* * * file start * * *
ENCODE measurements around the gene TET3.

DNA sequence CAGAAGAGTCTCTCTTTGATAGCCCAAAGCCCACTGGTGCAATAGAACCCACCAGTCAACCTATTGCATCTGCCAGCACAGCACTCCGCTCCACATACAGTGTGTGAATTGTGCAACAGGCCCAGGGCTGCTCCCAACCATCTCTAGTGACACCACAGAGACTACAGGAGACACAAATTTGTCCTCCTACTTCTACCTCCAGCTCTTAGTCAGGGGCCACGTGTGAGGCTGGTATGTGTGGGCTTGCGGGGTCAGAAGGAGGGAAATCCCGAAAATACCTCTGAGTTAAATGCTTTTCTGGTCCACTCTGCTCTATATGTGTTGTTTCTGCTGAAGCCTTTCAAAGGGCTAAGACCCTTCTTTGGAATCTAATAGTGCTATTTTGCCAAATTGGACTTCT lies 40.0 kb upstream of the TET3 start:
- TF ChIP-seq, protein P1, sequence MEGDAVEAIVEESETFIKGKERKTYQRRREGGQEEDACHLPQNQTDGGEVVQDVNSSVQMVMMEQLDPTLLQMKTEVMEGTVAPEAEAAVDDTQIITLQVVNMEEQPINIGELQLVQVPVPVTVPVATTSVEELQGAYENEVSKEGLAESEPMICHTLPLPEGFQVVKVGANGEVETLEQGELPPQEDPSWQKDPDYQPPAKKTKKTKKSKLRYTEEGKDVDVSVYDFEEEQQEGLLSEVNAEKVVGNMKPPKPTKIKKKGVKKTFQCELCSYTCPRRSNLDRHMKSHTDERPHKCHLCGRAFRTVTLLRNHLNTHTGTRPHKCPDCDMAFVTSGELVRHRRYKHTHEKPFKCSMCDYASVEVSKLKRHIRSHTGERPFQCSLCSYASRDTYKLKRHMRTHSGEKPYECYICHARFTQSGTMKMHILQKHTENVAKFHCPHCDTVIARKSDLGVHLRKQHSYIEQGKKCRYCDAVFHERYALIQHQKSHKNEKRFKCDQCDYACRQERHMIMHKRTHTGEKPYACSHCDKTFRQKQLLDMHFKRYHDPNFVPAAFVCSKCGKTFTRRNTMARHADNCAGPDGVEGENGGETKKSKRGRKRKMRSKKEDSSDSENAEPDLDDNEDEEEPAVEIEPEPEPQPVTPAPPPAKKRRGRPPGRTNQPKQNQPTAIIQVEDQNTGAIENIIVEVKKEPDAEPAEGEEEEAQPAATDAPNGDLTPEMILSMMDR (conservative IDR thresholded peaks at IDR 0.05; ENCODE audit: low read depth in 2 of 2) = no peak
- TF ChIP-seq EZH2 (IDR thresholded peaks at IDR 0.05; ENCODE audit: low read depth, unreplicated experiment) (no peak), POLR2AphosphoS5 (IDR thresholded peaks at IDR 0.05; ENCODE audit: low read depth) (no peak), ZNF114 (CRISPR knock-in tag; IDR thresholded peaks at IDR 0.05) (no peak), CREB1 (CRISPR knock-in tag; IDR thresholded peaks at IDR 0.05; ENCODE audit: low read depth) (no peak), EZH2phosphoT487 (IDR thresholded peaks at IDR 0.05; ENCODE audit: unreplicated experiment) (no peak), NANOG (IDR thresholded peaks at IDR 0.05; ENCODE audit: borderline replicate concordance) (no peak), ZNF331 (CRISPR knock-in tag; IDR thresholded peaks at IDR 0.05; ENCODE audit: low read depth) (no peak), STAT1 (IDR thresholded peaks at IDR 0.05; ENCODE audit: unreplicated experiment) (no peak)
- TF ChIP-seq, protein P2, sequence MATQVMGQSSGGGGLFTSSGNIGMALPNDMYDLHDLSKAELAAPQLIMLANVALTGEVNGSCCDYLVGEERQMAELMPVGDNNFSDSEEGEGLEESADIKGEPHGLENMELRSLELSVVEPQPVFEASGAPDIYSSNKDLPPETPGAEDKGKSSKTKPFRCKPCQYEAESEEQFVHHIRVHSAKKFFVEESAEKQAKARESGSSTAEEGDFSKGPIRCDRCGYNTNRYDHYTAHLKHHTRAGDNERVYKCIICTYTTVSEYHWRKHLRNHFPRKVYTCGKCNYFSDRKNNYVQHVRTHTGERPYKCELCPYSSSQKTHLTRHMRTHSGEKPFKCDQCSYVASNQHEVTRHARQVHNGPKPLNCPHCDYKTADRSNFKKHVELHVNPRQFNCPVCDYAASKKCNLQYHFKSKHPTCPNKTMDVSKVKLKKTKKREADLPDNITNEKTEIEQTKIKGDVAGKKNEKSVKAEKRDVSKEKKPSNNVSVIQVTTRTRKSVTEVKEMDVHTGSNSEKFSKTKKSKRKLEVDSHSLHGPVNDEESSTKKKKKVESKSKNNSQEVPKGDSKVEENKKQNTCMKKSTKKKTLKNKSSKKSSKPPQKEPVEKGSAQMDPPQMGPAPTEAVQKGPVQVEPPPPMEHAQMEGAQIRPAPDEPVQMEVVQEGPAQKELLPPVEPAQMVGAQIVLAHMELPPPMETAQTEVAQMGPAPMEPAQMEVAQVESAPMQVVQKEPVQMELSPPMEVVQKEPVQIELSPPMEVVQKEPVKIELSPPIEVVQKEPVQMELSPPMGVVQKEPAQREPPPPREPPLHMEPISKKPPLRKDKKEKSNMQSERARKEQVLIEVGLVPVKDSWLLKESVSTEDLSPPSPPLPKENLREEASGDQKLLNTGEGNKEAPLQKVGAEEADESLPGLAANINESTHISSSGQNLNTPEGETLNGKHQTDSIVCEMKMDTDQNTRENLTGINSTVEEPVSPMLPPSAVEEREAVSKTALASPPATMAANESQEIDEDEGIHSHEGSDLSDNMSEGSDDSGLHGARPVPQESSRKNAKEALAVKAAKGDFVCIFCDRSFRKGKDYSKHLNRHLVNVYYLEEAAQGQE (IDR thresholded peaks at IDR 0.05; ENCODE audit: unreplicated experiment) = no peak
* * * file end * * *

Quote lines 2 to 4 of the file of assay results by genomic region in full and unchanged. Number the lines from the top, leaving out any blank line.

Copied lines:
DNA sequence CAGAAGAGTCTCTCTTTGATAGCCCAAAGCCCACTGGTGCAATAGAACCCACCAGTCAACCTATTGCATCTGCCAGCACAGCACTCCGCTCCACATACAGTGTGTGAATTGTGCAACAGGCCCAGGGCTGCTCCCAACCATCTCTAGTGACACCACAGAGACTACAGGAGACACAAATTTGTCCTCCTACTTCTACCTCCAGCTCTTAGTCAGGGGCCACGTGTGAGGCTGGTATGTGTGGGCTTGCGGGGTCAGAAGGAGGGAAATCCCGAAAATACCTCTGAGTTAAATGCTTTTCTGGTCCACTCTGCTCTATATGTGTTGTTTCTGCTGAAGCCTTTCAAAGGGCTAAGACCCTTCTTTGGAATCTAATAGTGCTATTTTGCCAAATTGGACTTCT lies 40.0 kb upstream of the TET3 start:
- TF ChIP-seq, protein P1, sequence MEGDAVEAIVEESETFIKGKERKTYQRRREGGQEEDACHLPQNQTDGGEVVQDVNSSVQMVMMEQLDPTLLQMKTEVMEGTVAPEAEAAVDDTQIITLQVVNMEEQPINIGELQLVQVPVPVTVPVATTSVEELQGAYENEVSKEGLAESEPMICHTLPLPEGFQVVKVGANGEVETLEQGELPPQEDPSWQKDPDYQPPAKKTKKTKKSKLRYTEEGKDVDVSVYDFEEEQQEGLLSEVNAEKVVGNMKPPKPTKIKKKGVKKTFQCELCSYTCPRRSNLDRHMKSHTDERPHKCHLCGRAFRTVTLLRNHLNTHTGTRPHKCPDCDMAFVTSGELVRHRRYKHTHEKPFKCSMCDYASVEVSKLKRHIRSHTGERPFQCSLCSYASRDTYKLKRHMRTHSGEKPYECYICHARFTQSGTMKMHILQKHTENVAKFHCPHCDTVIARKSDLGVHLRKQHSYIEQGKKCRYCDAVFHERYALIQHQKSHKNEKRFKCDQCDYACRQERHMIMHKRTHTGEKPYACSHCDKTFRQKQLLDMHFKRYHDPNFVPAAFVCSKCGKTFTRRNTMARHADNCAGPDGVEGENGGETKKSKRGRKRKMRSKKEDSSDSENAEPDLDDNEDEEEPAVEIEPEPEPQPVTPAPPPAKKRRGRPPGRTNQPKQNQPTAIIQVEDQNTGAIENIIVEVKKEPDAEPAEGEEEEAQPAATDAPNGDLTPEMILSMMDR (conservative IDR thresholded peaks at IDR 0.05; ENCODE audit: low read depth in 2 of 2) = no peak
- TF ChIP-seq EZH2 (IDR thresholded peaks at IDR 0.05; ENCODE audit: low read depth, unreplicated experiment) (no peak), POLR2AphosphoS5 (IDR thresholded peaks at IDR 0.05; ENCODE audit: low read depth) (no peak), ZNF114 (CRISPR knock-in tag; IDR thresholded peaks at IDR 0.05) (no peak), CREB1 (CRISPR knock-in tag; IDR thresholded peaks at IDR 0.05; ENCODE audit: low read depth) (no peak), EZH2phosphoT487 (IDR thresholded peaks at IDR 0.05; ENCODE audit: unreplicated experiment) (no peak), NANOG (IDR thresholded peaks at IDR 0.05; ENCODE audit: borderline replicate concordance) (no peak), ZNF331 (CRISPR knock-in tag; IDR thresholded peaks at IDR 0.05; ENCODE audit: low read depth) (no peak), STAT1 (IDR thresholded peaks at IDR 0.05; ENCODE audit: unreplicated experiment) (no peak)